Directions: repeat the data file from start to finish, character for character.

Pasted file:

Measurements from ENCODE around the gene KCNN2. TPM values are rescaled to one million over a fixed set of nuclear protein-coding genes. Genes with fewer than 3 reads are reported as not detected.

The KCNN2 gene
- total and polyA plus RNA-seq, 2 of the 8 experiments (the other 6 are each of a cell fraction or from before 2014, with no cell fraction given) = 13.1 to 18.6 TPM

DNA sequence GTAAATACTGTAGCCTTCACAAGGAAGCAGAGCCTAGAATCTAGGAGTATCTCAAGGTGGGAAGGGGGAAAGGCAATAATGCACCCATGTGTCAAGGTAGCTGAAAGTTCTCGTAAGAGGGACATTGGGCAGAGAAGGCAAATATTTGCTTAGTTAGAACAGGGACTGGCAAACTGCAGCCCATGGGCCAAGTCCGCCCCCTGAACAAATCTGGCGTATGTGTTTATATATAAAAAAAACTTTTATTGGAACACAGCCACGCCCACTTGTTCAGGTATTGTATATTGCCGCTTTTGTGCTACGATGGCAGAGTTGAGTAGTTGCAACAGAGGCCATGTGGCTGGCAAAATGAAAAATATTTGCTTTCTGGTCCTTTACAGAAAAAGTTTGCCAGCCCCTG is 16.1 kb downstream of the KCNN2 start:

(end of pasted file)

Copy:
Measurements from ENCODE around the gene KCNN2. TPM values are rescaled to one million over a fixed set of nuclear protein-coding genes. Genes with fewer than 3 reads are reported as not detected.

The KCNN2 gene
- total and polyA plus RNA-seq, 2 of the 8 experiments (the other 6 are each of a cell fraction or from before 2014, with no cell fraction given) = 13.1 to 18.6 TPM

DNA sequence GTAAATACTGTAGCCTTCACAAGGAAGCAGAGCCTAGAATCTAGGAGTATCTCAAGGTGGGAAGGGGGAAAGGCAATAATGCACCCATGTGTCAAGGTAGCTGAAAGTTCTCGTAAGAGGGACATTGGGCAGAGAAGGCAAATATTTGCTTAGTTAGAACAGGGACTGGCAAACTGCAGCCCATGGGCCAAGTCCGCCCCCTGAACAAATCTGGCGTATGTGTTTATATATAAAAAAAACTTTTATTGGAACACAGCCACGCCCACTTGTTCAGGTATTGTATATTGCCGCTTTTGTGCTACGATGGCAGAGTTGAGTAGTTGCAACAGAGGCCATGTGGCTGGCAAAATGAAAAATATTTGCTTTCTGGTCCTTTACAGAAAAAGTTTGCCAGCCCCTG is 16.1 kb downstream of the KCNN2 start: